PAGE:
The iconic bird of the ‘Sagebrush Sea’

A new book shows the life cycle of sage grouse in their natural habitat.

  • Every spring, male sage grouse perform an elaborate display, an effort to attract females.

    Noppadol Paothong
  • Strutting sage grouse males do not wait for spring to begin their ritual dance. This male begins his performance in February in Wyoming’s snow and ice.

    Noppadol Paothong
  • When hatched, sage grouse chicks are covered with grayish fluffy feathers, marked with patches of brown and black on the body, wings and head. Newly hatched chicks weigh less than an ounce.

    Noppadol Paothong
  • Young birds stay together during the warm summer months for a better chance of survival. They are well adapted by camouflage and instinct to survive, but roughly half will die before winter.

    Noppadol Paothong
  • Sage grouse lekking activities come to an end when all the females have been bred, usually in May. Males then stop displaying and leave the lek for summer habitat. They play no role in nesting or caring for the next generation.

    Noppadol Paothong
  • It's rare today to witness a gathering of hundreds of sage grouse, like this one in Wyoming. But it was a common sight in the 1800s, when early explorers and settlers frequently encountered large flocks of the birds.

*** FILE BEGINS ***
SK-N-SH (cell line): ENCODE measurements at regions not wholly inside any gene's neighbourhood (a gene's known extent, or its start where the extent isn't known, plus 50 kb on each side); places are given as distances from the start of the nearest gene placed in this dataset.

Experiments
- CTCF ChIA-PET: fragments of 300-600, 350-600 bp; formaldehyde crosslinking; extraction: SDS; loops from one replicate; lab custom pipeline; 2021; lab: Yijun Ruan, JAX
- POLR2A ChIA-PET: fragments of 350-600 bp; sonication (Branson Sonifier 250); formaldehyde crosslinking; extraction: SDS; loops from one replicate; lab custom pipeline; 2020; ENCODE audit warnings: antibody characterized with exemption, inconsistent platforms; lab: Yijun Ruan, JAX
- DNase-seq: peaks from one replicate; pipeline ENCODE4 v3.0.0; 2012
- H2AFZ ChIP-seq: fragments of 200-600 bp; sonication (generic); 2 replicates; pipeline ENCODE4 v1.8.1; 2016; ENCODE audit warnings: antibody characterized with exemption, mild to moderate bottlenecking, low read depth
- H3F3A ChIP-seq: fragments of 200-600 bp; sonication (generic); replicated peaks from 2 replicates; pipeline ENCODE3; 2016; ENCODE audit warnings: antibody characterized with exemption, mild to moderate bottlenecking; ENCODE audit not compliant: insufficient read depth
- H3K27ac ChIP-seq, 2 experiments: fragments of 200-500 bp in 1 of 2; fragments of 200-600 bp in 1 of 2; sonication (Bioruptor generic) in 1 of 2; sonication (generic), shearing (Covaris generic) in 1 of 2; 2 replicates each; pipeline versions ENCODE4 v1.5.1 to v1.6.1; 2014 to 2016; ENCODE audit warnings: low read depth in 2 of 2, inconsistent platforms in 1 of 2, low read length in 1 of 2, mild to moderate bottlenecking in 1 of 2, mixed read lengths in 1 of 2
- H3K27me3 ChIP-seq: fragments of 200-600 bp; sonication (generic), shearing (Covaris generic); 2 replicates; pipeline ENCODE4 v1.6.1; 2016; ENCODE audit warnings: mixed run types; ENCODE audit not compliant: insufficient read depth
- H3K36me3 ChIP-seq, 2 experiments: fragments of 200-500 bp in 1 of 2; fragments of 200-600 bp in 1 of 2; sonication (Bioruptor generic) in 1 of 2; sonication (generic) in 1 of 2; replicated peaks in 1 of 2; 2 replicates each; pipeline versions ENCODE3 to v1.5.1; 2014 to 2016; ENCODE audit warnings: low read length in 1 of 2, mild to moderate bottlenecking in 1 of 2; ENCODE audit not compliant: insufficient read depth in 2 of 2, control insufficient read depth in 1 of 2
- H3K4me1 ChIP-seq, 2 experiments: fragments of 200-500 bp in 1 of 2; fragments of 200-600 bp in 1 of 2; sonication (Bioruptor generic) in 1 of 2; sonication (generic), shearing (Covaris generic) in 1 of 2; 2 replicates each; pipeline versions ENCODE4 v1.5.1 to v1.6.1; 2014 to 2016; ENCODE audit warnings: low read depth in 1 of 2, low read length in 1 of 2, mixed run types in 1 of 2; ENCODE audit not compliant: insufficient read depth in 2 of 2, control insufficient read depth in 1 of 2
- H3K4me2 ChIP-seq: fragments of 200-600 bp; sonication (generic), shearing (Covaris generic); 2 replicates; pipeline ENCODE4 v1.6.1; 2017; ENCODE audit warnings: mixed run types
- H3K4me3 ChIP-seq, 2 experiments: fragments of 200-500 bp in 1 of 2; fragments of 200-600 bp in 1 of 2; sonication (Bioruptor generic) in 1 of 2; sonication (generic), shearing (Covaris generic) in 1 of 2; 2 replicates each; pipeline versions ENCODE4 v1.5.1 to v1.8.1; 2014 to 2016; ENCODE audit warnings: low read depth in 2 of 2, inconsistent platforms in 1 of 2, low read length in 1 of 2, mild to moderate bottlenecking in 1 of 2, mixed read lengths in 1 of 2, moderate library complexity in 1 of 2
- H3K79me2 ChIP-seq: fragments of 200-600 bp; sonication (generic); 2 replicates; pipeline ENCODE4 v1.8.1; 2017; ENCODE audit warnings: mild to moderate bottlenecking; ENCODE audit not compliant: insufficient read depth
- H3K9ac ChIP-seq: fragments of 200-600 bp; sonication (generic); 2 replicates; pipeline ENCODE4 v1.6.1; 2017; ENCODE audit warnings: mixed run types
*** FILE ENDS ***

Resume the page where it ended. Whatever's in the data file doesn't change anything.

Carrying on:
Noppadol Paothong

 

Sage grouse live only in the arid Intermountain West. Vast and austere, this “Sagebrush Sea” is often seen as empty, but it’s actually full of life, and the sage grouse is well adapted to existence there. Still, the species is threatened, and fewer than 400,000 grouse remain.

Noppadol Paothong

In this vibrant collection, Sage Grouse: Icon of the West photographer Noppadol Paothong captures these creatures in their full glory. Spanning the bird’s life cycle, the images highlight its flamboyant courtship dance while revealing aspects of grouse life never before documented. The accompanying text by natural history writer Kathy Love explores the sagebrush ecosystem, the grouse’s history and the perils it faces. Love also describes the conservation efforts supporters are fighting for. The birds’ famous mating display doesn’t just perpetuate the species, she notes: It “may also perpetuate grouse populations by leading humans to care enough to conserve them.”

Sage Grouse: Icon of the West
Photos by Noppadol Paothong, text by Kathy Love
180 pages, hardcover: $45. Laguna Wilderness Press, 2017.

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